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Re: enteroliths

Hi Marisa,

Yes, alfalfa is still a major suspect in enterolith formation due to
it's creating a more alkaline environment in the gut which favors the
formation of the enteroliths.  SW-grown alfalfa seems to be the most
suspicious due to the extremely high magnesium content (one of the
components of enteroliths).  The latest theory being tested is that
mineral content of water is not as much a factor as the pH is.  This is
being looked at because of the unusually high prevalence of enteroliths
in places like the SW deserts, even in horses that have never seen
alfalfa.  I noticed your email address is Ridgecrest, and that's one of
the areas where there's a high incidence of enteroliths.

Other predisposing feeds are brans, as they're very high in phosphorus,
one of the other major components in enteroliths.

If you can get your horse onto an all-grass hay diet, with some grain
(no rice bran or wheat bran), you'll avoid the alkaline/high
magnesium/high phosphorus diet and will at the least lessen the chance
of formation and possibly dissolve existing enteroliths as well.  I
bought a horse a year or two ago that we knew had enteroliths
(undoubtedly from many years of being fed straight alfalfa and bran by
his former owner) that we put onto a grass hay and grain ration.  Seven
months later, he died due to an unrelated problem and when we necropsied
him, the enteroliths inside showed obvious signs of being dissolved,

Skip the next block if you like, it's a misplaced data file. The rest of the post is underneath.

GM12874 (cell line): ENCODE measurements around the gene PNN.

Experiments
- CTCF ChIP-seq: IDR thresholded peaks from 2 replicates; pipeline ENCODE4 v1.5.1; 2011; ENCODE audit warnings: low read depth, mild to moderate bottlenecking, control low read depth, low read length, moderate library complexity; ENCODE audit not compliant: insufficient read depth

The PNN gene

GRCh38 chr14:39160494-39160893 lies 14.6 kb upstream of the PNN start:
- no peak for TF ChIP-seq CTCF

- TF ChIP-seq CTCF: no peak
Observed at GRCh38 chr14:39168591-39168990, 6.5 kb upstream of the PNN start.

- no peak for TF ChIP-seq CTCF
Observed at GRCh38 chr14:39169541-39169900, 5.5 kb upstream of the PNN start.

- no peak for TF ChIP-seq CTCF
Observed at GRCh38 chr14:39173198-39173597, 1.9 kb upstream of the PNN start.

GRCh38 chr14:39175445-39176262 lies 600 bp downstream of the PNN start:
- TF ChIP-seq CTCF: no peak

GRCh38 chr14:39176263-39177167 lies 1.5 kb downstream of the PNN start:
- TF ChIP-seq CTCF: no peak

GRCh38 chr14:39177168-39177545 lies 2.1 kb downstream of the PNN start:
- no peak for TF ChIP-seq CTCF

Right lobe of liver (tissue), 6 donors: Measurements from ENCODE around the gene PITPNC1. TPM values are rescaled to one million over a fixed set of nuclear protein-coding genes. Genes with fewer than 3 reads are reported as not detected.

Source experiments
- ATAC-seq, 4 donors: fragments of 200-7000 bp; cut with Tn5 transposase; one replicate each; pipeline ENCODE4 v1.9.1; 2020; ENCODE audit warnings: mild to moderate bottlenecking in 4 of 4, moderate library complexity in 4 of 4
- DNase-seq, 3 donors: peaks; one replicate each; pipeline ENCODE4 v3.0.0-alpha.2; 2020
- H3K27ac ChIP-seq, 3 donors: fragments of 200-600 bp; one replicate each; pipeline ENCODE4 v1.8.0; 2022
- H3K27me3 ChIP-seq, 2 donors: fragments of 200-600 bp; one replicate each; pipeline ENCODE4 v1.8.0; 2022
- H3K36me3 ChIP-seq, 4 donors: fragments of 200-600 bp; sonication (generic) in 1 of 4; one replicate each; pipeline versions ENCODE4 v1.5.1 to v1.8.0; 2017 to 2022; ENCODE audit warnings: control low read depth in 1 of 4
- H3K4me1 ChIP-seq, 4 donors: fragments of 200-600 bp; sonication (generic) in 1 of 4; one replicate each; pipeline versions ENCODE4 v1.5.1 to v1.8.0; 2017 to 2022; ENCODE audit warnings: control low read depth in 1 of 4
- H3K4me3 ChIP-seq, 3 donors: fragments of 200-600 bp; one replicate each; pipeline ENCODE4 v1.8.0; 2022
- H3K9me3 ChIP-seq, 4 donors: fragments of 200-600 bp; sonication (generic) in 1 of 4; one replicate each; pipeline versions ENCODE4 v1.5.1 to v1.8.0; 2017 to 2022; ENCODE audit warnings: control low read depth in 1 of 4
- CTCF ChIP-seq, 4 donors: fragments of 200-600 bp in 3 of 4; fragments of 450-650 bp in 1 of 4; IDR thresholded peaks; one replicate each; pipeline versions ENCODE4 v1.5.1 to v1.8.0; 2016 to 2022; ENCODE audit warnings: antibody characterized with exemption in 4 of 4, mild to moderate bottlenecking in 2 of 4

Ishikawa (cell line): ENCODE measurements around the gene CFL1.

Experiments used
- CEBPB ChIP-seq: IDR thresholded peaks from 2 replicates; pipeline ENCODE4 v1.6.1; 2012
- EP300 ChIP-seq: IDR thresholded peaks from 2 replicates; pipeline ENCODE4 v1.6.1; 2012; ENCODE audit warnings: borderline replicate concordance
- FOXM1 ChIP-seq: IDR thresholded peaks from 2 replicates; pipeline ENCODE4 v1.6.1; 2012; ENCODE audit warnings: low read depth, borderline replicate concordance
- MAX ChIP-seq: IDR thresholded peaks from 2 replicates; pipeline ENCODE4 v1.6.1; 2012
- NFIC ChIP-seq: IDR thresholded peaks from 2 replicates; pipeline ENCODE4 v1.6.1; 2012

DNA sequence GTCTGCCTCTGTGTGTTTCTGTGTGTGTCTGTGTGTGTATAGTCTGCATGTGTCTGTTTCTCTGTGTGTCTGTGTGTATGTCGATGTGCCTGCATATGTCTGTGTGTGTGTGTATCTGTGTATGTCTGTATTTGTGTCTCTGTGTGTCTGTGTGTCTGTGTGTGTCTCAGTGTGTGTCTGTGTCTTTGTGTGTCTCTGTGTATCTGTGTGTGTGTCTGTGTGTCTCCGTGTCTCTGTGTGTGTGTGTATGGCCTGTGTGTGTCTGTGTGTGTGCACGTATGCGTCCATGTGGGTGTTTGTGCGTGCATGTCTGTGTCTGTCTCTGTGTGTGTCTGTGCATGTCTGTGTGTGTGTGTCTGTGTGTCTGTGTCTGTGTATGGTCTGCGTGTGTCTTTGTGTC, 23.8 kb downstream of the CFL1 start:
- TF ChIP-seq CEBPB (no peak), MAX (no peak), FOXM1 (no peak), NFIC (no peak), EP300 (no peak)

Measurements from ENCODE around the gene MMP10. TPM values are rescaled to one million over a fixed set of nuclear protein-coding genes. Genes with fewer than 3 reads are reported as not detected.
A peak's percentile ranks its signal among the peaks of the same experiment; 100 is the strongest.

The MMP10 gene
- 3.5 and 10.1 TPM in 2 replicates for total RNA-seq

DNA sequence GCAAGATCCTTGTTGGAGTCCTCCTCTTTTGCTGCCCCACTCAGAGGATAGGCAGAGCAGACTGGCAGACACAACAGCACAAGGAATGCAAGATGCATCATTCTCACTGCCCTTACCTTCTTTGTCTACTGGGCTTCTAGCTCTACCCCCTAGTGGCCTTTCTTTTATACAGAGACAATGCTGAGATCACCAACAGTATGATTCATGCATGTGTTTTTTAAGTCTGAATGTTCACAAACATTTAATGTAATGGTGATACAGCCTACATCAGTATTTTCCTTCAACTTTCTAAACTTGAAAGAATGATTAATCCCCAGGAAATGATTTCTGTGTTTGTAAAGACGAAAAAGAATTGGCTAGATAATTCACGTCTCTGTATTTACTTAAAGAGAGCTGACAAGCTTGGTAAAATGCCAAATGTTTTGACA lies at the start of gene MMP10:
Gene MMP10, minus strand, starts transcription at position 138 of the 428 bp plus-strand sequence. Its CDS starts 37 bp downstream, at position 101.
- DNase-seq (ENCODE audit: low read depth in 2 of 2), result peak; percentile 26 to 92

which we attributed to the change to a more acidic diet.

There is some clinical evidence that large amounts of vinegar added to
the ration will change the pH in the gut as well, but it takes several
cups a day.  Making changes to the basic ration will undoubtedly do far
more, BUT because you're in the Ridgecrest area, you might seriously
consider adding vinegar to her water in addition to changes in her
diet.  I would certainly encourage you to do *everything* you can, since
if she's passing stones at four, she or something about her environment
is certainly predisposing her to them, and losing a good horse to stones
is the pits.

Good luck!

Susan G

Marisa L. Monaco wrote:
> Is there any accurate new information on the treatment of a horse that has
> enteroliths?  My four year old filly had passed some small round ones a
> couple of years ago, soon after I got her.  My trainer at the time said that
> the change in exercise and diet probably caused her to pass them (they were
> quite small).  I've moved her a year ago to where I board now.  We feed a
> grain hay mix with 30-35% Alfalfa.  I do remember from a seminar I attended
> that there was a strong suspiscion that Alfalfa was a major
> cause/contributor.  I try to avoid it.  She has just passed a larger one (a
> bit larger than a golf ball).  She had been off work for 2 months as she is
> teething and was pretty cranky.  She is back onto conditioning and after our
> first ride she passed the ent.  She never seems to be colicy, always eats
> like a pig.  I'm worried, she is 5 in April and is a neat little pony.  I
> would like to do some limited distance with her eventually and then maybe
> breed her to an Arab later in life.  I'd like her to be around for a long
> time.  Any suggestions????  Marisa

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